The Nutcracker and the Four Realms can be counted as one of the perfect movies for the holiday season because of its amazing enchanting visuals. Each frame in the movie has the richness of stunning visual effects which allows the viewer to enter the world of wonder and fantasy.
MPC film led the VFX on Disney’s The Nutcracker and the Four Realms, with the overall VFX supervisor Max Wood and MPC VFX Supervisor Richard Clegg. The MPC’s artists have crafted more than 1000 shots and the scope of the work was wide-ranging, from CG environments including palaces, forests and rivers to large-scale FX work, to extensive digital character builds and animation. Recently MPC Film has been shortlisted for Best Visual Effects at the 2019 Oscars for Disney’s The Nutcracker and the Four Realms.
Speaking with Animation Xpress the overall VFX Supervisor Max Wood shared how the team managed to showcase the enchanting charisma of the movie on the screen.
How long did the post production take?
There were roughly 1150 VFX shots, meaning that VFX touched 85 per cent of the movie, with MPC doing around 1000 shots. The post production took 20 months.
Could you share a little about what the unique techniques and trends used by your team in the movie The Nutcrackers and the Four Realms were?
One of the biggest challenges was producing the entire Kingdom consisting of four realms with their own unique towns and vegetation, crafting the palace, the huge waterfalls, rivers and background Mountains. We see all of these elements together in single shots and so we needed to be able to render it all together. Building everything to be as optimised as possible was critical to make rendering possible. We took advantage of PRMAN’s great bump mapping, displacement and instancing to achieve this. We split the world into small modules and also did a little bit of custom development on top of our in-house Asset Management tools to handle the large dataset and allow artists to work efficiently in parallel and share back and forth easily.
What were the pressure points for the team in creating the enchanting appearance of the movie?
Making a world that is a fantasy land feel like a real, physical place was a huge challenge. As soon as we received the concept art, I knew we were in for a challenge. For every aspect of the fantasy world, we found real-world photography to base it on. For example, the rolling hills of New Zealand for the Land of Sweets, Niagara Falls for our huge waterfalls and the Kremlin for our palace. Even our dramatic, beautiful skies, which look like fantastical paintings, are real-world HDRIs.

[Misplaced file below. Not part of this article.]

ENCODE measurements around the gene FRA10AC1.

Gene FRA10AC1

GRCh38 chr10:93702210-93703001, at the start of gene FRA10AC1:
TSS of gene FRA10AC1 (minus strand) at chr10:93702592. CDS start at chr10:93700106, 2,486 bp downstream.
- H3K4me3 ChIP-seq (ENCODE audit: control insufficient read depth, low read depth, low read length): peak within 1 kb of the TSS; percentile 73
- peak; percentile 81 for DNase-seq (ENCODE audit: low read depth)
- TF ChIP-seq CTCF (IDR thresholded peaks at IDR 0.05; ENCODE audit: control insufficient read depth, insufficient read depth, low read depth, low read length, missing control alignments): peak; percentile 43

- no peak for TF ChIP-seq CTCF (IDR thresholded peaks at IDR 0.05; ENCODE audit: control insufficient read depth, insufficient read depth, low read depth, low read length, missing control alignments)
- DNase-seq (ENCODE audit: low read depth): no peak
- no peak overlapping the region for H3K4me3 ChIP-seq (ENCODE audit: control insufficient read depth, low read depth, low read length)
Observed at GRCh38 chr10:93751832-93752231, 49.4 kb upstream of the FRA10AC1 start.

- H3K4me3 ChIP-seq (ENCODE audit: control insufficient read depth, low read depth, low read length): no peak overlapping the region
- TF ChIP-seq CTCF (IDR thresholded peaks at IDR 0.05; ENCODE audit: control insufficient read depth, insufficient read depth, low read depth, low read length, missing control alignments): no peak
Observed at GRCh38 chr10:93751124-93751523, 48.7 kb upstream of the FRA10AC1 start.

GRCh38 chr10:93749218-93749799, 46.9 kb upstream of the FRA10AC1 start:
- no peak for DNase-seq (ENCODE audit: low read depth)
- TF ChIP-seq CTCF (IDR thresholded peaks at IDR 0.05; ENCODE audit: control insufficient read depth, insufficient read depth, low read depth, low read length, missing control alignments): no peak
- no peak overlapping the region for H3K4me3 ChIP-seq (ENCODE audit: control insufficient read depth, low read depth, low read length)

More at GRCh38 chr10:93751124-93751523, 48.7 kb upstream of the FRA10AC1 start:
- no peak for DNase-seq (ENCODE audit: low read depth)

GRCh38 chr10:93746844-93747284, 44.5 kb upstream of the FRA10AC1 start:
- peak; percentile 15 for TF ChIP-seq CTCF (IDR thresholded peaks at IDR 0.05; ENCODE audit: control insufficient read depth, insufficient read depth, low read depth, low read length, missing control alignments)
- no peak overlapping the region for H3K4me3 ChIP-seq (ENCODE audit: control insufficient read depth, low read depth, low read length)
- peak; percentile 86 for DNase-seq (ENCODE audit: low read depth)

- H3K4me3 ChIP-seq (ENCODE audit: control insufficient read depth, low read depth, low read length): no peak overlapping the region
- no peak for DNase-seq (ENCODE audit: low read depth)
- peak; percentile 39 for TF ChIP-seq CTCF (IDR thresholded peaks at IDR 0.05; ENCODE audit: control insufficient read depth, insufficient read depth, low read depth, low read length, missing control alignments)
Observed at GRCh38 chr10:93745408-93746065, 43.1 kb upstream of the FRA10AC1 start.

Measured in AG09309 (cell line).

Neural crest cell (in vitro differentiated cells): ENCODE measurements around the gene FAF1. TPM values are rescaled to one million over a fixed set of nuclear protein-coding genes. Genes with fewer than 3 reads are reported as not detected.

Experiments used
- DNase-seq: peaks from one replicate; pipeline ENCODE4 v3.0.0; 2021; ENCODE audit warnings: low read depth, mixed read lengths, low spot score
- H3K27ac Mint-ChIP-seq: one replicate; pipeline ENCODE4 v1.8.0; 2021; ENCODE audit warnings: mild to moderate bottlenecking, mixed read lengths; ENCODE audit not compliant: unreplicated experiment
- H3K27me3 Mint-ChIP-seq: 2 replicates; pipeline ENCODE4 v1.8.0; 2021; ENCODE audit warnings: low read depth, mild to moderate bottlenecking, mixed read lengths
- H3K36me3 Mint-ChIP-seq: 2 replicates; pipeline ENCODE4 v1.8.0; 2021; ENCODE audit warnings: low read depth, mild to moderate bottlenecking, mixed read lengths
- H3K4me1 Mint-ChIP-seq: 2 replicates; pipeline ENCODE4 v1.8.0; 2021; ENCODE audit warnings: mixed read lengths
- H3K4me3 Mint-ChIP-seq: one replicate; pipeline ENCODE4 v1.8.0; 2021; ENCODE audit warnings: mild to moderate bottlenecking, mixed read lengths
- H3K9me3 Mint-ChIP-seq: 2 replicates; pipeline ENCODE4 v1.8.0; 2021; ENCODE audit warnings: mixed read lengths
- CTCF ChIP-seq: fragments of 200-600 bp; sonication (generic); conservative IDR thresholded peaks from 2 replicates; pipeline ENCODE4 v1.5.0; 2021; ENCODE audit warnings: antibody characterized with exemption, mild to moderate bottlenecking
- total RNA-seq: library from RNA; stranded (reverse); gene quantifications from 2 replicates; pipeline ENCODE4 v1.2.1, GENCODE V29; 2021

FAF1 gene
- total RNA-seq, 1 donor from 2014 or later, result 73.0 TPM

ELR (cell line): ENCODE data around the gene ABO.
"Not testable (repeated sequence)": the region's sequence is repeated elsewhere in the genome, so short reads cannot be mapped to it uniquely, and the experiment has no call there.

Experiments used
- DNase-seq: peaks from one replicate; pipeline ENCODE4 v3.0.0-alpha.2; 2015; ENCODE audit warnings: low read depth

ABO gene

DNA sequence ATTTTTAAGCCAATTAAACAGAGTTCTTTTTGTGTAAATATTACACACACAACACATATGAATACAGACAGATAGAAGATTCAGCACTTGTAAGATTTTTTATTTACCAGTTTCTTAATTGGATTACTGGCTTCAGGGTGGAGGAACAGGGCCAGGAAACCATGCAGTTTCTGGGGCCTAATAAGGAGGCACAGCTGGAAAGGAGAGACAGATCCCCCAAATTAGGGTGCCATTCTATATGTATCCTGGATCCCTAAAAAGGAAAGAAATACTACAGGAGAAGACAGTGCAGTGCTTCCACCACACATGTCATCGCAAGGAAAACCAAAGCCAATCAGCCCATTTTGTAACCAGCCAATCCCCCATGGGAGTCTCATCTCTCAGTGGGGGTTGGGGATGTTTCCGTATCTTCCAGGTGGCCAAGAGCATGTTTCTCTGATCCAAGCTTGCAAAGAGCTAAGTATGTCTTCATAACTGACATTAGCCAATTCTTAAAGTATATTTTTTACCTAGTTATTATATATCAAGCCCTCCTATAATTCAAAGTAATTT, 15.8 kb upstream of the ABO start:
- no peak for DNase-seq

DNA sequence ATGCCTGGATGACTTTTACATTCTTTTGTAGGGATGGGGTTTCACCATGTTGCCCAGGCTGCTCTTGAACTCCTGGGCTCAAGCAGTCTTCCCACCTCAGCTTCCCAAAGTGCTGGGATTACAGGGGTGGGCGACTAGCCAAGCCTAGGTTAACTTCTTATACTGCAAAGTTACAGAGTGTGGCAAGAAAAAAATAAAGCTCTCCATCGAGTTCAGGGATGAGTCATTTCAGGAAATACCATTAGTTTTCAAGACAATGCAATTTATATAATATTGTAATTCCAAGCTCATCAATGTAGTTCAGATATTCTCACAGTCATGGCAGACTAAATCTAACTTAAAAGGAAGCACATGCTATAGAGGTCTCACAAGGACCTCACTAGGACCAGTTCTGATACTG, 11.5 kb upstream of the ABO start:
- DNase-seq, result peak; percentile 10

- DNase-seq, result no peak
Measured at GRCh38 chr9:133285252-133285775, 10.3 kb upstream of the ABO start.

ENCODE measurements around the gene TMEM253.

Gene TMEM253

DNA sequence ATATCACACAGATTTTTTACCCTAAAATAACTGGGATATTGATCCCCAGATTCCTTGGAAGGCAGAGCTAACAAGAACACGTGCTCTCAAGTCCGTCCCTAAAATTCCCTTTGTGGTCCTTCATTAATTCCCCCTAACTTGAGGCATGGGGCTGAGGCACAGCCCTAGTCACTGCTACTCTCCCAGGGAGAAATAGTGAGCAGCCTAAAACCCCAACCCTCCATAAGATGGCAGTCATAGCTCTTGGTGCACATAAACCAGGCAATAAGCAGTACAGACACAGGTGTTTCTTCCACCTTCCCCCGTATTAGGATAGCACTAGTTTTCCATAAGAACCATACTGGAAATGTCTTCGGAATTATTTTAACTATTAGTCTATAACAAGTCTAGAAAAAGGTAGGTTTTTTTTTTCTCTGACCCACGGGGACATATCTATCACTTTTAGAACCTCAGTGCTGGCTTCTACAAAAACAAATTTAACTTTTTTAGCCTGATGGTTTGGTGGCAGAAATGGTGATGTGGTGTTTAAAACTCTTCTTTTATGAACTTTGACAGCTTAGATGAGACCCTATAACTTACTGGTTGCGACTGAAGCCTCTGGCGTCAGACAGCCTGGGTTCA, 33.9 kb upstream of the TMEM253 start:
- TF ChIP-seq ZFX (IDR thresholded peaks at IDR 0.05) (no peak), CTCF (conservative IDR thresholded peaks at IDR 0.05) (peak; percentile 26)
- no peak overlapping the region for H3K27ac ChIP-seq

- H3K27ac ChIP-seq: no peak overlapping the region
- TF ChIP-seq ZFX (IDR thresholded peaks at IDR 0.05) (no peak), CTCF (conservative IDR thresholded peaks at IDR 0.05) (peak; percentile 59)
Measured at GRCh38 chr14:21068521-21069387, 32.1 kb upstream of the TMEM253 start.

How many team members of your VFX studios were involved in the making of the movie?
Over 400 MPC artists and production crew were involved in making the Nutcracker and the Four Realms.
Have you outsourced any of the VFX content from any other studios for ease in the post-production workflow? If yes please share the insight story? If not then what are the reasons behind that?
The work was split between MPC, Rodeo, Luma and One of Us. MPC Film worked on around 1000 of the shots and the remaining shots were split equally between the other vendors.
Can you share some of the marvellous VFX breakdowns of the movie describing the technical aspect of it?
Our technical breakdown reel will be available very soon 🙂
What were the required VFX shots asked by the director for the movie? How did you and your team take it forward?
The VFX team did a huge variety of work throughout the movie. Many different environments were created, from the opening shot of the movie (by Rodeo) we fly over a fully CG London (across the frozen river Thames and past Big Ben), our expansive realms, a huge Victorian engine room and the inside of a grandfather clock. We also had a variety of CG characters to give life to. We had digital doubles of the entire main cast, an army of tin soldiers, a 12m tall marionette, who battles the tin soldiers, Mouserinks the lovable sidekick and the Mouseking, a 3m tall character made out of 60,000 mice! The character that was the most fun to create was the Mouseking, the director’s brief described him as “a concept rather than a creature” he needed to change and morph in every shot. He doesn’t use his limbs as a regular character would, as he can send more mice wherever they’re needed. If he carries something then more mice move up the body to make his arms stronger, he can pass straight through trees and his volume swells to account for the volume of the tree.
Any special sequence of the movie would you would like to share with us?
The scene in which Mother Ginger’s marionette fights the Tin Soldiers was probably the most fun to work on. Not only did it provide huge challenges in terms of the interaction of the tin soldiers climbing the marionette’s giant circus tent skirt but how the tin soldier’s move and attack. Watching the movie, it really feels like you are in the battle, especially in 3D!
What’s next can we expect from the studio after The Nutcrackers and the Four Realms?MPC Films is currently working on:
Sonic the Hedgehog
The One and Only Ivan
The New Mutants
The Lion King
Godzilla: King of the Monsters
Pokemon: Detective Pikachu
The Voyage of Doctor Dolittle
X-Men: Dark Phoenix